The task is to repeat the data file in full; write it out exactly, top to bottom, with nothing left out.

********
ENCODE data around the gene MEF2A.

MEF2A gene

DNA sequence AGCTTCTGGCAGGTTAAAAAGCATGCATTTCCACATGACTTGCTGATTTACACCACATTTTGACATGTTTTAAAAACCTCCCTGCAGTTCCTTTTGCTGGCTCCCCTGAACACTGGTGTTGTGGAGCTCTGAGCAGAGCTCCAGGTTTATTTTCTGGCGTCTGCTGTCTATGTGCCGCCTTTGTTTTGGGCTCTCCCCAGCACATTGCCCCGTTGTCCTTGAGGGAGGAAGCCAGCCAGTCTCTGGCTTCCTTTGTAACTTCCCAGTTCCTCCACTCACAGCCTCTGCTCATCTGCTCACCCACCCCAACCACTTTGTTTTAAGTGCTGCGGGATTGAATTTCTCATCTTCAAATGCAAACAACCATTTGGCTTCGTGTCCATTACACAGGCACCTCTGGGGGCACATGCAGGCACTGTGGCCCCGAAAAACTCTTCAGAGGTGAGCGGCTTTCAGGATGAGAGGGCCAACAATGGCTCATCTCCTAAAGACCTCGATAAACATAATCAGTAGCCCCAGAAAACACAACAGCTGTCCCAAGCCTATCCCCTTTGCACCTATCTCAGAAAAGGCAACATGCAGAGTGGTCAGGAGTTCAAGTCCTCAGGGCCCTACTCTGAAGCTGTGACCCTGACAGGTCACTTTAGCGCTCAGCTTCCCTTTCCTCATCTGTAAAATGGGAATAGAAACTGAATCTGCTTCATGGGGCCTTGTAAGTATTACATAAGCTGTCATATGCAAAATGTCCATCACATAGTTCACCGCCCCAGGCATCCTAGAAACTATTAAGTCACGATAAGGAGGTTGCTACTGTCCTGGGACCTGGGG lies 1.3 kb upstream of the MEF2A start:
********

ENCODE data around the gene MEF2A.

MEF2A gene

DNA sequence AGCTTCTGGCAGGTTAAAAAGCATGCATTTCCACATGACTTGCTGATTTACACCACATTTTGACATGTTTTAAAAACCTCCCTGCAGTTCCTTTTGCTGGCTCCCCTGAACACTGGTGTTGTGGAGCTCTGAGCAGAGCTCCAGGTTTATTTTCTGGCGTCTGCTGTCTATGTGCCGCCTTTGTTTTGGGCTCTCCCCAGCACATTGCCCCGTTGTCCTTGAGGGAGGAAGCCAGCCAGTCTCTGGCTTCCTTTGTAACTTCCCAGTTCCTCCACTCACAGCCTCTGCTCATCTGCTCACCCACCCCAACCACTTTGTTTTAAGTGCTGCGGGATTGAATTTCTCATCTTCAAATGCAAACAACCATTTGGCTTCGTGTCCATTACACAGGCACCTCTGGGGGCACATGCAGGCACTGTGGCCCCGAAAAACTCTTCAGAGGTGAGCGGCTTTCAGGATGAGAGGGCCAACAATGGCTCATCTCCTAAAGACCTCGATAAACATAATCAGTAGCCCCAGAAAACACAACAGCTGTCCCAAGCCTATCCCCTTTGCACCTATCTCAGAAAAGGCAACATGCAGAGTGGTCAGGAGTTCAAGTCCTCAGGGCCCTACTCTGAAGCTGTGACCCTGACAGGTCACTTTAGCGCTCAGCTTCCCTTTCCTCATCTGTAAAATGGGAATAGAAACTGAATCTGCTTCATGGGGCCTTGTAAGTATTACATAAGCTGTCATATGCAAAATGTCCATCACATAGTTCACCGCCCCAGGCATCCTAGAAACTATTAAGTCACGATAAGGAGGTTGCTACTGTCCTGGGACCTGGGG lies 1.3 kb upstream of the MEF2A start: